Washington responds after Jerusalem vote, cuts budget to UN



Mon, 25 Dec 2017 - 01:39 GMT


Mon, 25 Dec 2017 - 01:39 GMT

U.S. President Donald Trump listens as South Korean President Moon Jae-in delivers a statement from the Rose Garden after meetings at the White House - Reuters

U.S. President Donald Trump listens as South Korean President Moon Jae-in delivers a statement from the Rose Garden after meetings at the White House - Reuters

CAIRO – 25 December 2017: A major reduction in the United Nation’s budget up to $285 million was announced by U.S. Ambassador to the U.N. Nikki Haley on December 24.

The statement said that the budget for the 2018 -2019 fiscal year has been negotiated at a reduction of $285 million from the 2016 -2017 financial budget.

“The inefficiency and overspending of the United Nations are well known. We will no longer let the generosity of the American people be taken advantage of or remain unchecked. This historic reduction in spending – in addition to many other moves toward a more efficient and accountable UN – is a big step in the right direction. While we are pleased with the results of this year’s budget negotiations, you can be sure we will continue to look at ways to increase the UN’s efficiency‎ while protecting our interests,” said Ambassador Haley.

The US currently provides about 22 percent of the annual budget, or about $3.3 billion per year, according to PolitiFact.

This move comes after U.S. president Donald Trump threatened to cut aid from countries that voted against the United States’ decision regarding Jerusalem in the Security Council on December 18 and the General Assembly on December 21.

He said in statements to reporters at the white house that he is watching all the countries that vote against him after taking millions and even billions of dollars.

“I like the message that Nikki sent yesterday at the United Nations, all of these nations take our money and then vote against us at the Security Council or at the assembly. They take hundreds of millions of dollars and even billions of dollars and then vote against us...well, we are watching those votes. Let them vote against us; we will save a lot. We don’t care,” Trump stated.

He added that the good Americans are tired of being taken advantage of, “well, we’re not going to be taken advantage of any longer.”

On December 18, the Washington Post stated that Nikki Haley’s and Trump’s choice at the Security Council to veto the Egyptian resolution, facing another fourteen countries “underscores the U.S. isolation on the issue”.

Although the resolution issued by Egypt did not directly name U.S. President Donald Trump or the U.S. government, it affirmed that any decisions and actions aiming to change Jerusalem’s identity should be considered null and void.

Haley also threatened during her speech at the Security Council December 18 that she will use veto power during the voting to defend her country’s sovereignty and the peace process in the Middle East.

“The fact that this veto is being done in defense of American sovereignty and in defense of America’s role in the Middle East peace process is not a source of embarrassment for us; it should be an embarrassment to the remainder of the Security Council,” Haley stated.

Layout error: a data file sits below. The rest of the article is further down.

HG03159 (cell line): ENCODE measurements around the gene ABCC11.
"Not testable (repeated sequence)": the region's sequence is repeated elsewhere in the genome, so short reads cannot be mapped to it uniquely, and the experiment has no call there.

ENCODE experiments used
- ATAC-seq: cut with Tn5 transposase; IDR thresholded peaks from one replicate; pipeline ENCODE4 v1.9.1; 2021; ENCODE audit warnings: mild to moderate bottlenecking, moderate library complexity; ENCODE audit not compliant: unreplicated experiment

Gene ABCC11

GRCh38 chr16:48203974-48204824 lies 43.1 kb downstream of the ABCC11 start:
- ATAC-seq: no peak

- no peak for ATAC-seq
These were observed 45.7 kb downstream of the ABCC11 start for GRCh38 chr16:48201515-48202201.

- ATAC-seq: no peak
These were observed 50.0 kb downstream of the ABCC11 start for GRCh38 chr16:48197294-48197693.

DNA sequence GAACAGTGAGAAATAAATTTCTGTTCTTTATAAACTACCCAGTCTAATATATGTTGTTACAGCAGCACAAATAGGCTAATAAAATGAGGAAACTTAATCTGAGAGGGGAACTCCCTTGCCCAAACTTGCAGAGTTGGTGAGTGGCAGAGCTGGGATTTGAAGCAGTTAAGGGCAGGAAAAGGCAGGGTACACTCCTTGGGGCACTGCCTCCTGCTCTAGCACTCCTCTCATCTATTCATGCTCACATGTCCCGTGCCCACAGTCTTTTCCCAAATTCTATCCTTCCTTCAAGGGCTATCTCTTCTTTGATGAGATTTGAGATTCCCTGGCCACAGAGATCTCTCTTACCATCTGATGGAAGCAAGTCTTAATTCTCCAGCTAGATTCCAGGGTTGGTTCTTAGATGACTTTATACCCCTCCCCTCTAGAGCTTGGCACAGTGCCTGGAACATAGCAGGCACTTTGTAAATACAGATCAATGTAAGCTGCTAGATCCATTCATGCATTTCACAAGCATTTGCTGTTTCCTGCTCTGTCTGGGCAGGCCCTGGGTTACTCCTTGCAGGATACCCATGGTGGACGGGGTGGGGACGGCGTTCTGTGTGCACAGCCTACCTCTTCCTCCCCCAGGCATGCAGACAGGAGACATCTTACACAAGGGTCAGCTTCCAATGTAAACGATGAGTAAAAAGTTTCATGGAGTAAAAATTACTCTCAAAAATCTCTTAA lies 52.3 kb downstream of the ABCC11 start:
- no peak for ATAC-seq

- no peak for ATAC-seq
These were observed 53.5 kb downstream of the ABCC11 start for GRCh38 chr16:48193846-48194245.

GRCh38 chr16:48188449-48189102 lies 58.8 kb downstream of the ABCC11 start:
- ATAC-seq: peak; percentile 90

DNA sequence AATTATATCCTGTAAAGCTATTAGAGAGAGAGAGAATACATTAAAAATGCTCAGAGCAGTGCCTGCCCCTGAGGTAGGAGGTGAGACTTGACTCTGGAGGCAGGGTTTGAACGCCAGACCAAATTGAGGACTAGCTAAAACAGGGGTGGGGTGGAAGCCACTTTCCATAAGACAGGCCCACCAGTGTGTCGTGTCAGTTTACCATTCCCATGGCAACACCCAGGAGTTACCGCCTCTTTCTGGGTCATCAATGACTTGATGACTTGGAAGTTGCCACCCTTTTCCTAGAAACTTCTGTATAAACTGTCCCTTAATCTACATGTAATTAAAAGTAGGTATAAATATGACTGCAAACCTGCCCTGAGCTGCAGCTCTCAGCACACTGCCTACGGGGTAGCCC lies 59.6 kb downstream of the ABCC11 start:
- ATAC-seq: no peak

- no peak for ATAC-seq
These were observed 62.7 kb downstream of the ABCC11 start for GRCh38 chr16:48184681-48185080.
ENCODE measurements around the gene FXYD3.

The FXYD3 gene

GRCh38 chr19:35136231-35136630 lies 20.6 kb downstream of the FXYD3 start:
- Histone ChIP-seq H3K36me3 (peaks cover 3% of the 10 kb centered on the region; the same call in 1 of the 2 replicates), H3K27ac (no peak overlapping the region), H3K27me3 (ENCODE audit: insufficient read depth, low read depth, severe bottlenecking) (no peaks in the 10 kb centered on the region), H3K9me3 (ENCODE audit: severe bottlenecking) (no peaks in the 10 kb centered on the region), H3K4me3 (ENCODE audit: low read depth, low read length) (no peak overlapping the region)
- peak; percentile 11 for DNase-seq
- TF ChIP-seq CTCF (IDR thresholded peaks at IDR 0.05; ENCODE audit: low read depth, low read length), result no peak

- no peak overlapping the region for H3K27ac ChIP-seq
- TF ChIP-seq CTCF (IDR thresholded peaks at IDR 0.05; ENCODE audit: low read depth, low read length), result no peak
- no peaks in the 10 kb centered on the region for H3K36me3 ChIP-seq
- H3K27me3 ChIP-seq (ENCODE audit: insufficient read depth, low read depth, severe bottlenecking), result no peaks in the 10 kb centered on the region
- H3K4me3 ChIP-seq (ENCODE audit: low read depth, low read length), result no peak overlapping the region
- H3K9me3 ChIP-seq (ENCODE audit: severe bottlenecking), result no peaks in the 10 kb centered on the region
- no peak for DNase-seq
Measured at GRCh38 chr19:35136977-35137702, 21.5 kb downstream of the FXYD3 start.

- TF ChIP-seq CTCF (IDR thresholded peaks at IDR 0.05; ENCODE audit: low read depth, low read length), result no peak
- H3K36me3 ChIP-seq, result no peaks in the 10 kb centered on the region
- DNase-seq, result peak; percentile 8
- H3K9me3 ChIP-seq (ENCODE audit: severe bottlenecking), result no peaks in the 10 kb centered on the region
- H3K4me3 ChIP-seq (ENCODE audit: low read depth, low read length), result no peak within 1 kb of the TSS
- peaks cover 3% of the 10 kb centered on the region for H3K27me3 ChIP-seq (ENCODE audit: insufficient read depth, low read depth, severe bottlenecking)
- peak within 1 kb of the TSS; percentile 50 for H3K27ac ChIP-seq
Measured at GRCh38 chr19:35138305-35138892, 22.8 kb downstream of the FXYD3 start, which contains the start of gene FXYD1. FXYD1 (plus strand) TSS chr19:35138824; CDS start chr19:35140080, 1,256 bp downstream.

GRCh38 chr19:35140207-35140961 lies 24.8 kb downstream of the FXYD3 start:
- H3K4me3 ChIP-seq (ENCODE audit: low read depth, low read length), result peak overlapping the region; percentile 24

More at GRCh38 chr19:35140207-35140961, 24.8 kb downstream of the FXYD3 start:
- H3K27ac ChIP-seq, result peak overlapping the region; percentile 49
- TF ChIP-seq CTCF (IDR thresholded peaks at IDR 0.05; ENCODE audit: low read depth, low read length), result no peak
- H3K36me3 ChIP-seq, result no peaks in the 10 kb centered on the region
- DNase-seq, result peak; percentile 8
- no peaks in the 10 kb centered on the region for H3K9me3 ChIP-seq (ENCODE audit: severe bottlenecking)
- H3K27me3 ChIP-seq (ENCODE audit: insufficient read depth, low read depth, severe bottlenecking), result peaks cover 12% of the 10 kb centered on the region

Palestinian President Mahmoud Abbas condemned the U.S. veto of Egypt's draft resolution over Jerusalem on Monday. He added in a statement following the vote that the U.S. decision is considered disrespectful to the international community.

"The United States chooses not to be an honest mediator in the peace process," Abbas said, stressing that he is willing to demand full membership in the United Nations.

Israel was the only country that praised the U.S. decision. “Thank you, Ambassador Haley. On Hanukkah, you spoke like a Maccabi. You lit a candle of truth. You dispel the darkness. One defeated the many. Truth defeated lies. Thank you, President Trump. Thank you, Nikki Haley,” Prime Minister Benjamin Netanyahu wrote on his Twitter account.

Later on December 21, the General Assembly voted on a resolution calling for the United States to drop its recognition of Jerusalem as Israel's capital, about 128 countries voted for the draft resolution and nine countries voted against, while 35 abstained from voting on the draft.

The countries that voted against the resolution were the U.S., Israel, Guatemala, Honduras, Israel, Marshall Islands, Micronesia, Nauru, Togo and Palau.

In her speech at the United Nations General Assembly, Haley said, “America will put its embassy in Jerusalem.” She then added, “No vote in the United Nations will make any difference on that. But this vote will make a difference to how Americans look at the U.N. and on how we look at countries (that) disrespect us in the U.N. and this vote will be remembered.”

In a televised speech from the White House on December 6, Trump officially recognized Jerusalem as the capital of Israel. "Through all of these years, presidents representing the United States have refused to acknowledge Jerusalem as the Israeli capital. Today, we acknowledge that Jerusalem is the Israeli capital. It is the right thing to do. It is something that has to be done," Trump stated.



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